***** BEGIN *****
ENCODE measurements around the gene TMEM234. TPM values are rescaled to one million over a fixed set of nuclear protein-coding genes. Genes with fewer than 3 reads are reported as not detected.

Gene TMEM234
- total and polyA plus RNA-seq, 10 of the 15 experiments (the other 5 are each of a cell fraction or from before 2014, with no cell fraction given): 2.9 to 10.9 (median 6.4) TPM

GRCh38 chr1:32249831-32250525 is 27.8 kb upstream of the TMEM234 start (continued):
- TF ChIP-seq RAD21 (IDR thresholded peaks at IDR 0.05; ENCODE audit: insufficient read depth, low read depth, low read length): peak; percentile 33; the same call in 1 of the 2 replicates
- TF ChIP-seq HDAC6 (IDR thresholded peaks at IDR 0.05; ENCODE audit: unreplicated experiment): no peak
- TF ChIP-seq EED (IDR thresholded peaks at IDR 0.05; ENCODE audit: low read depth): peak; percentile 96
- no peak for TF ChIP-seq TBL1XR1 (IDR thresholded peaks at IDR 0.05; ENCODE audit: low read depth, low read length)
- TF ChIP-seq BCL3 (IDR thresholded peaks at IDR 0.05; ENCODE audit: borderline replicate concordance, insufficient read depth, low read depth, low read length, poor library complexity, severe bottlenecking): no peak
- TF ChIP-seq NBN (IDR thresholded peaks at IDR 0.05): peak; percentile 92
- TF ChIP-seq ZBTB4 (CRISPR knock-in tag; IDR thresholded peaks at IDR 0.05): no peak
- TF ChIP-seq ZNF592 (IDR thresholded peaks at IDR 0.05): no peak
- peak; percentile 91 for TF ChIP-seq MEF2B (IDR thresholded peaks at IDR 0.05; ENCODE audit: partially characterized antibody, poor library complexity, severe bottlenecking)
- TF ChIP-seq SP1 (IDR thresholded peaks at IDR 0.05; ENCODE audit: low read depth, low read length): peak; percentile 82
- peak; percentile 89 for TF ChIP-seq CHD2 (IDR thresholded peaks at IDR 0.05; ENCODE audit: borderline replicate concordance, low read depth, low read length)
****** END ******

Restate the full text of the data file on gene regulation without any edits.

ENCODE measurements around the gene TMEM234. TPM values are rescaled to one million over a fixed set of nuclear protein-coding genes. Genes with fewer than 3 reads are reported as not detected.

Gene TMEM234
- total and polyA plus RNA-seq, 10 of the 15 experiments (the other 5 are each of a cell fraction or from before 2014, with no cell fraction given): 2.9 to 10.9 (median 6.4) TPM

GRCh38 chr1:32249831-32250525 is 27.8 kb upstream of the TMEM234 start (continued):
- TF ChIP-seq RAD21 (IDR thresholded peaks at IDR 0.05; ENCODE audit: insufficient read depth, low read depth, low read length): peak; percentile 33; the same call in 1 of the 2 replicates
- TF ChIP-seq HDAC6 (IDR thresholded peaks at IDR 0.05; ENCODE audit: unreplicated experiment): no peak
- TF ChIP-seq EED (IDR thresholded peaks at IDR 0.05; ENCODE audit: low read depth): peak; percentile 96
- no peak for TF ChIP-seq TBL1XR1 (IDR thresholded peaks at IDR 0.05; ENCODE audit: low read depth, low read length)
- TF ChIP-seq BCL3 (IDR thresholded peaks at IDR 0.05; ENCODE audit: borderline replicate concordance, insufficient read depth, low read depth, low read length, poor library complexity, severe bottlenecking): no peak
- TF ChIP-seq NBN (IDR thresholded peaks at IDR 0.05): peak; percentile 92
- TF ChIP-seq ZBTB4 (CRISPR knock-in tag; IDR thresholded peaks at IDR 0.05): no peak
- TF ChIP-seq ZNF592 (IDR thresholded peaks at IDR 0.05): no peak
- peak; percentile 91 for TF ChIP-seq MEF2B (IDR thresholded peaks at IDR 0.05; ENCODE audit: partially characterized antibody, poor library complexity, severe bottlenecking)
- TF ChIP-seq SP1 (IDR thresholded peaks at IDR 0.05; ENCODE audit: low read depth, low read length): peak; percentile 82
- peak; percentile 89 for TF ChIP-seq CHD2 (IDR thresholded peaks at IDR 0.05; ENCODE audit: borderline replicate concordance, low read depth, low read length)